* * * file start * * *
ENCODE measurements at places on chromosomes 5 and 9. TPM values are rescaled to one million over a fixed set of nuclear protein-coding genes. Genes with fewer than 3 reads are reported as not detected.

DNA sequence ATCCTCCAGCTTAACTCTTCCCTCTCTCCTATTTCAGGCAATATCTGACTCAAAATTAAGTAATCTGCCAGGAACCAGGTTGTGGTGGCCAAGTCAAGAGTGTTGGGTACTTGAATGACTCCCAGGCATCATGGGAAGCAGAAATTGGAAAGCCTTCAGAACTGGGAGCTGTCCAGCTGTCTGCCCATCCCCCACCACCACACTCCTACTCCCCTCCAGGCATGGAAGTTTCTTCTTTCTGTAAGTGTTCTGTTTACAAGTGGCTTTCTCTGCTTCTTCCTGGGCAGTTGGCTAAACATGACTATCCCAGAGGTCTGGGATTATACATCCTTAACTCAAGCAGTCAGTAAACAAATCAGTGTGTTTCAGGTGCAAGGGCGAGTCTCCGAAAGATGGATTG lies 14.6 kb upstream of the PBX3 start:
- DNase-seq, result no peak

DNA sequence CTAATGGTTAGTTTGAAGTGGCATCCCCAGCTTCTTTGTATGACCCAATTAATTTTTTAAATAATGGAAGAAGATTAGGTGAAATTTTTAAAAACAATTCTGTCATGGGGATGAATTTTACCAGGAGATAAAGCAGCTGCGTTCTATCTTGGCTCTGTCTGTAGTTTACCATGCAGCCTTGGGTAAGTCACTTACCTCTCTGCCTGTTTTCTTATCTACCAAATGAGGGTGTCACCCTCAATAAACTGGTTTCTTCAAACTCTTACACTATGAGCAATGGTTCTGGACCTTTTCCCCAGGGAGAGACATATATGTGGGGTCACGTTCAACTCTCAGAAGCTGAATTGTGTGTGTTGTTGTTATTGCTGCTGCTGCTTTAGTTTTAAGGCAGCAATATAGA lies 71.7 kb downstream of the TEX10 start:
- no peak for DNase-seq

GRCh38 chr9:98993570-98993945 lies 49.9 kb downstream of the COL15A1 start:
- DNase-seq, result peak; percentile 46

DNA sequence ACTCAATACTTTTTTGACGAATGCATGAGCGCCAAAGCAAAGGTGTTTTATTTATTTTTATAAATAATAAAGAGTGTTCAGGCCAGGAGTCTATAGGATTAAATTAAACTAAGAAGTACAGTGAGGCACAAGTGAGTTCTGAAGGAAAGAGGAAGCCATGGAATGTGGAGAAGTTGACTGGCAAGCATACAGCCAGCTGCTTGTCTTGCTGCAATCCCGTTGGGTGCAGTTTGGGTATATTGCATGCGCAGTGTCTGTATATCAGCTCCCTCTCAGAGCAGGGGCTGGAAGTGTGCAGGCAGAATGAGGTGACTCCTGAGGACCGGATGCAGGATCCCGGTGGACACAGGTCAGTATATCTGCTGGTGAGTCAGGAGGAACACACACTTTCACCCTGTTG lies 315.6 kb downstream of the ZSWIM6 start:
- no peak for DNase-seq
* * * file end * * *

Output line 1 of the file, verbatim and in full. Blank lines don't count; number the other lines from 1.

ENCODE measurements at places on chromosomes 5 and 9. TPM values are rescaled to one million over a fixed set of nuclear protein-coding genes. Genes with fewer than 3 reads are reported as not detected.